The island’s most fearsome predator was a type of long-legged owl that caught what flying birds there were in mid-air during the day—there were no nocturnal rodents to eat—and pierced their skulls with pincer claws. “You can tell by the holes in the skulls of the victims,” says Burney. By now we are standing at the bottom of one of the excavation trenches with cool muck rising halfway to our knees.

Eventually we climb back up, passing the centuries as we go. When we emerge from the pit, Burney’s legs are caked in the black ooze and his black helmet is spotted with dried dirt. He ambles over to the volunteers sorting through the mud using garden hoses and rectangular boxes with one-sixteenth-inch mesh. “Don’t save every last little snail, but every bird bone and every seed we want to keep,” he says to one woman. “The biggest problem is that people try to screen too much at once,” he explains. “Just keep it to a double handful so you don’t miss anything.”

Archaeologists have long suspected that the arrival of humans on Hawaii spelled doom for innumerable plant and animal species. Nearly four dozen bird species, many of them extinct, have been recovered from Makauwahi Cave, and other excavations, particularly along the coastal plains, confirm the rapid transformation of the environment once people got there. Though the original settlers likely were a small band of 100 people or so, based on genetic data, rats rapidly populated the islands, posing a deadly threat to the large flightless birds vulnerable to scurrying mammals. The rats also quickly ate the seeds of the native palms, while humans may have overexploited the trees for thatch, causing them to almost disappear from the island. Early engravings made by Europeans who began coming to Hawaii in the late 1700s show the area around Makauwahi Cave to be virtually treeless by this point—coastal plains had been transformed by way of irrigation and ponds, and mass burning had driven the forest back to areas too steep to cultivate. By the time the Europeans arrived, 600 or so years after the islands’ first settlers, Hawaiians numbered perhaps 200,000 or more, and the landscape was a combination of field and forest with few signs of the strange birds that once dominated the chain. One of the surprising finds Burney and his colleague, Australian paleoentomologist Nick Porch of Deacon University, have made is that the accidental introduction of insects, particularly ants, may have devastated the native species of beetles, many of which were wingless and therefore defenseless against the invaders. “It was insect Armageddon,” Burney says. “When people come to a new land, there is always mass extinction.”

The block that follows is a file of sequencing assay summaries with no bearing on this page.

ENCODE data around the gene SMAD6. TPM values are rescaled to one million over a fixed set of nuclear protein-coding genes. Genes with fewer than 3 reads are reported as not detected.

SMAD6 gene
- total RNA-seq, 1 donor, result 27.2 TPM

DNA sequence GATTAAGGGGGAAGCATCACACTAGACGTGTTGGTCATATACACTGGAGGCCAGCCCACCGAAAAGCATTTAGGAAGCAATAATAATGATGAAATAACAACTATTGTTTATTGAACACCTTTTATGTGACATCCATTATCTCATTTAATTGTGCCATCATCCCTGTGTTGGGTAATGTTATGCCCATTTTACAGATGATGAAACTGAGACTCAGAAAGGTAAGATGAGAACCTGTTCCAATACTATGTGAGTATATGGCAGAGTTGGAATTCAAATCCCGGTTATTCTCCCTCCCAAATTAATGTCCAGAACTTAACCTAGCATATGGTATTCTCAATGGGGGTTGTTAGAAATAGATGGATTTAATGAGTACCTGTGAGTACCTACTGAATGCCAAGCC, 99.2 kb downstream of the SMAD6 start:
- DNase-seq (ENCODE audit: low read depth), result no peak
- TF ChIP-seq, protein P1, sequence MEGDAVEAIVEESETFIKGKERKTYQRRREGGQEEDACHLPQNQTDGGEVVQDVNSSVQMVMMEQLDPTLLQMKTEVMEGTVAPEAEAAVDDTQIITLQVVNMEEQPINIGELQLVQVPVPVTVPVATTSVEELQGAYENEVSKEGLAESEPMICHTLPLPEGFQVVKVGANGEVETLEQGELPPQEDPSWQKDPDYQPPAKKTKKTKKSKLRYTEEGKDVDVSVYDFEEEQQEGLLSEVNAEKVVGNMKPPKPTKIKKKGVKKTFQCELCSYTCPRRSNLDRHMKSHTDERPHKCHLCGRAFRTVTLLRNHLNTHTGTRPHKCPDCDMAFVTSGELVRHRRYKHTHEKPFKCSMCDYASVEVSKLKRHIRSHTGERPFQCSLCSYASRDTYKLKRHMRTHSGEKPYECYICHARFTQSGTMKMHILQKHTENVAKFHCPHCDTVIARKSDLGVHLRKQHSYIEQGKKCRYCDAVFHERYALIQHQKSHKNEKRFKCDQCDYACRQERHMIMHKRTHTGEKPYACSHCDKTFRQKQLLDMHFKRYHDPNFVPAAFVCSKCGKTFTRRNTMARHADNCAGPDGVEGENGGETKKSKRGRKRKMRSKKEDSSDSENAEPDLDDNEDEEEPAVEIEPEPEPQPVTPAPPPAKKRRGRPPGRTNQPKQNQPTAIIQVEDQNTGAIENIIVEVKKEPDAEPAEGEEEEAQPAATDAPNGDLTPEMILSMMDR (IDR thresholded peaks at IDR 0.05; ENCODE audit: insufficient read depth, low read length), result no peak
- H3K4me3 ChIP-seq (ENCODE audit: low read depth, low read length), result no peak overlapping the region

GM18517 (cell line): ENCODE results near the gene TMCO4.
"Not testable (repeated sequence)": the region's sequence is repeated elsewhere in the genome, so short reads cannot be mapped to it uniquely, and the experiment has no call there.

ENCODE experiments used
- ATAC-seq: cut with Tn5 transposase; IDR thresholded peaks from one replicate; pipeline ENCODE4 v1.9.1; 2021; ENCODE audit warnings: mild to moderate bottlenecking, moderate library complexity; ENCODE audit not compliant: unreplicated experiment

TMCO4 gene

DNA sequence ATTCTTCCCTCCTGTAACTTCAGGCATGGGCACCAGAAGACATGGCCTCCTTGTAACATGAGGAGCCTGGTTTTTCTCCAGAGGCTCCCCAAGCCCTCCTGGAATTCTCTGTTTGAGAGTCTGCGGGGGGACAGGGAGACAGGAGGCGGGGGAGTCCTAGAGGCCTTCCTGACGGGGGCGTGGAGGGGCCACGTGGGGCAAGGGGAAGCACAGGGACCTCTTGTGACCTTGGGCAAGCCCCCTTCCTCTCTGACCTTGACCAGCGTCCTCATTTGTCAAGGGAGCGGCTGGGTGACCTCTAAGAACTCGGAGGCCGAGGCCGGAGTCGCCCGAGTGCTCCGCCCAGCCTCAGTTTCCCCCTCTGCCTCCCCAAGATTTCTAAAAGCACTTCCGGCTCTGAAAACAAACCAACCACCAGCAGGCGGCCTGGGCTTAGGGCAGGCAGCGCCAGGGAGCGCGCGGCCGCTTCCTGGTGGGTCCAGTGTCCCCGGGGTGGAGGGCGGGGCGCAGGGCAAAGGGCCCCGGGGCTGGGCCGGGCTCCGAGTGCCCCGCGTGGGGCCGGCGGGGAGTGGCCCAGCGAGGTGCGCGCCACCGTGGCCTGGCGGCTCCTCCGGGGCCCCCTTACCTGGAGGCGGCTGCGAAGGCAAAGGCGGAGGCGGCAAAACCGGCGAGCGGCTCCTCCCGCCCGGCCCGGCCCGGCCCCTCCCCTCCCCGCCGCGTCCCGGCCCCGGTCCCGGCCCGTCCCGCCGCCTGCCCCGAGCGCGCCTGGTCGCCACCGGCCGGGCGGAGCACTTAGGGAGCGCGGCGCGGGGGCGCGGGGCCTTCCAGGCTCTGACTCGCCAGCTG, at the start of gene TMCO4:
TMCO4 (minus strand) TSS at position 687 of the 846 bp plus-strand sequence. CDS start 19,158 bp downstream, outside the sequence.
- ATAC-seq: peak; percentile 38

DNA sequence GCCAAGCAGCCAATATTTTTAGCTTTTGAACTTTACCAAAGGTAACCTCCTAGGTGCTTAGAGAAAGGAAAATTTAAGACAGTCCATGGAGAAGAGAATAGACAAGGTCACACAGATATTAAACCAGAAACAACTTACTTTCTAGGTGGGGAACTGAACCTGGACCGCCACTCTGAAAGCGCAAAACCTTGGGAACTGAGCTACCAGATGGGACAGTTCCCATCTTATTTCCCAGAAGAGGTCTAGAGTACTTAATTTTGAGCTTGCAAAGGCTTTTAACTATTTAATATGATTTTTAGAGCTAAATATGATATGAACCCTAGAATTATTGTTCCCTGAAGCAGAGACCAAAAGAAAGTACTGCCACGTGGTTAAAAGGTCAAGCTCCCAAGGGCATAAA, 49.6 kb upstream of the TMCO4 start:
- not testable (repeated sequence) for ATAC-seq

Although today only a few native species of plants and animals survive in the lowlands of Kauai, the Burneys are working hard to change this. The land that includes the cave complex is owned by the Grove Farm Company, but it is now managed by the nonprofit Makauwahi Cave Reserve, which the Burneys created. In combination with their archaeological work, they are trying to bring ancient Hawaii back to life, at least on a small scale. Inside the sinkhole, based on what they have found during more than two decades of excavation, they are slowly replacing plants brought by Europeans with both native Hawaiian and Polynesian species. In acres of plant restorations that Lida Pigott Burney has created outside the cave, she and a host of volunteers have planted examples of native plants the Burneys identified in the cave’s fossil record. These species had retreated into largely inaccessible areas, but can thrive in the lowlands if given a chance. The reserve is also home to a few acres of traditional taro and other early Polynesian crops, as well as native palms and indigenous flowering plants that have replaced what was a 200-year monoculture of sugarcane.

More than 20,000 visitors, including many students, come to Makauwahi Cave each year to rediscover Hawaii’s lost past. There they learn to plant traditional crops such as bananas and breadfruit, and they visit the Burneys’ fenced restoration containing not only newly cultivated native plants, but also a dozen and a half tortoises that mimic the feeding habits of the long-extinct grazing birds and keep invasive weeds at bay. For Burney, the effort is an innovative way to use archaeological and paleontological data to restore native species to the landscape and revive ancient practices. “I’m just as much interested in the future as the past,” he says. As we part, Burney is off to feed his chickens before dusk.

Andrew Lawler is a contributing editor at ARCHAEOLOGY and the author of the newly published Why Did the Chicken Cross the World: The Epic Saga of the Bird That Powers Civilization.